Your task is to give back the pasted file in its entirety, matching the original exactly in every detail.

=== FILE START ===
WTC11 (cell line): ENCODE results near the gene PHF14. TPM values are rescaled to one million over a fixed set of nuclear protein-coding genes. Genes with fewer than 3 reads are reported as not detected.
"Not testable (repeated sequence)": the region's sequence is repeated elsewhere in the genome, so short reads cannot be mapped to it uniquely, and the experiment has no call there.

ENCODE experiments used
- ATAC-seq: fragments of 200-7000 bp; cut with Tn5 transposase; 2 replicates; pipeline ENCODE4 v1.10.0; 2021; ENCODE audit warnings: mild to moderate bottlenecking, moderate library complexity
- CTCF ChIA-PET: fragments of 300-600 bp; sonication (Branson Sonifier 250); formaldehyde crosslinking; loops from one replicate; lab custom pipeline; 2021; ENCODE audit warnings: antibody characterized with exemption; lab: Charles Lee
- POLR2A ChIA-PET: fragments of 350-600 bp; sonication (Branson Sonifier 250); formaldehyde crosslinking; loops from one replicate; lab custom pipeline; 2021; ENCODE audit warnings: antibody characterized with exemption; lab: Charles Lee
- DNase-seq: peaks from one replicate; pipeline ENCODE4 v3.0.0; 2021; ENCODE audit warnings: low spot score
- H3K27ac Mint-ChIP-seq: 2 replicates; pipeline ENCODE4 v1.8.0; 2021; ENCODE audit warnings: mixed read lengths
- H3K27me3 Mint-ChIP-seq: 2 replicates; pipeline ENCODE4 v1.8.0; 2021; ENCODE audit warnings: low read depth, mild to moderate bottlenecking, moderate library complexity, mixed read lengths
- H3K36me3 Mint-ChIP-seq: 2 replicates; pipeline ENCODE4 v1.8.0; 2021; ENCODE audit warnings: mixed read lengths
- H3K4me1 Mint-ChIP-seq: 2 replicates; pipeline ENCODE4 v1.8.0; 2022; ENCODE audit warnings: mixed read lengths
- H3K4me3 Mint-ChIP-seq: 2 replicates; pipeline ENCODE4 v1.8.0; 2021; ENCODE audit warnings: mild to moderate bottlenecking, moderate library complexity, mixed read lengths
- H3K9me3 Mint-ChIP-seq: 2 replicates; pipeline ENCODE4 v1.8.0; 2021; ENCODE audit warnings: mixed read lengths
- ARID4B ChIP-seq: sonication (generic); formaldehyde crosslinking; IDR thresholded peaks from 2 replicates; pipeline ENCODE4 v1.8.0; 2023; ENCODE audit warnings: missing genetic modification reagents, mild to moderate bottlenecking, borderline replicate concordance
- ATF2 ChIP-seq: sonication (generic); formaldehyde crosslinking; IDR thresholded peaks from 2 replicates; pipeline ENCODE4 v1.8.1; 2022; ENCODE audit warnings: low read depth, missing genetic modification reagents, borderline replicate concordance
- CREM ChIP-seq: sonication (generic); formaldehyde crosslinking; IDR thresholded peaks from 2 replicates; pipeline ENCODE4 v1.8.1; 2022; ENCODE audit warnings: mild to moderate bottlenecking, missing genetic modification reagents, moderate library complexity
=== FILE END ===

WTC11 (cell line): ENCODE results near the gene PHF14. TPM values are rescaled to one million over a fixed set of nuclear protein-coding genes. Genes with fewer than 3 reads are reported as not detected.
"Not testable (repeated sequence)": the region's sequence is repeated elsewhere in the genome, so short reads cannot be mapped to it uniquely, and the experiment has no call there.

ENCODE experiments used
- ATAC-seq: fragments of 200-7000 bp; cut with Tn5 transposase; 2 replicates; pipeline ENCODE4 v1.10.0; 2021; ENCODE audit warnings: mild to moderate bottlenecking, moderate library complexity
- CTCF ChIA-PET: fragments of 300-600 bp; sonication (Branson Sonifier 250); formaldehyde crosslinking; loops from one replicate; lab custom pipeline; 2021; ENCODE audit warnings: antibody characterized with exemption; lab: Charles Lee
- POLR2A ChIA-PET: fragments of 350-600 bp; sonication (Branson Sonifier 250); formaldehyde crosslinking; loops from one replicate; lab custom pipeline; 2021; ENCODE audit warnings: antibody characterized with exemption; lab: Charles Lee
- DNase-seq: peaks from one replicate; pipeline ENCODE4 v3.0.0; 2021; ENCODE audit warnings: low spot score
- H3K27ac Mint-ChIP-seq: 2 replicates; pipeline ENCODE4 v1.8.0; 2021; ENCODE audit warnings: mixed read lengths
- H3K27me3 Mint-ChIP-seq: 2 replicates; pipeline ENCODE4 v1.8.0; 2021; ENCODE audit warnings: low read depth, mild to moderate bottlenecking, moderate library complexity, mixed read lengths
- H3K36me3 Mint-ChIP-seq: 2 replicates; pipeline ENCODE4 v1.8.0; 2021; ENCODE audit warnings: mixed read lengths
- H3K4me1 Mint-ChIP-seq: 2 replicates; pipeline ENCODE4 v1.8.0; 2022; ENCODE audit warnings: mixed read lengths
- H3K4me3 Mint-ChIP-seq: 2 replicates; pipeline ENCODE4 v1.8.0; 2021; ENCODE audit warnings: mild to moderate bottlenecking, moderate library complexity, mixed read lengths
- H3K9me3 Mint-ChIP-seq: 2 replicates; pipeline ENCODE4 v1.8.0; 2021; ENCODE audit warnings: mixed read lengths
- ARID4B ChIP-seq: sonication (generic); formaldehyde crosslinking; IDR thresholded peaks from 2 replicates; pipeline ENCODE4 v1.8.0; 2023; ENCODE audit warnings: missing genetic modification reagents, mild to moderate bottlenecking, borderline replicate concordance
- ATF2 ChIP-seq: sonication (generic); formaldehyde crosslinking; IDR thresholded peaks from 2 replicates; pipeline ENCODE4 v1.8.1; 2022; ENCODE audit warnings: low read depth, missing genetic modification reagents, borderline replicate concordance
- CREM ChIP-seq: sonication (generic); formaldehyde crosslinking; IDR thresholded peaks from 2 replicates; pipeline ENCODE4 v1.8.1; 2022; ENCODE audit warnings: mild to moderate bottlenecking, missing genetic modification reagents, moderate library complexity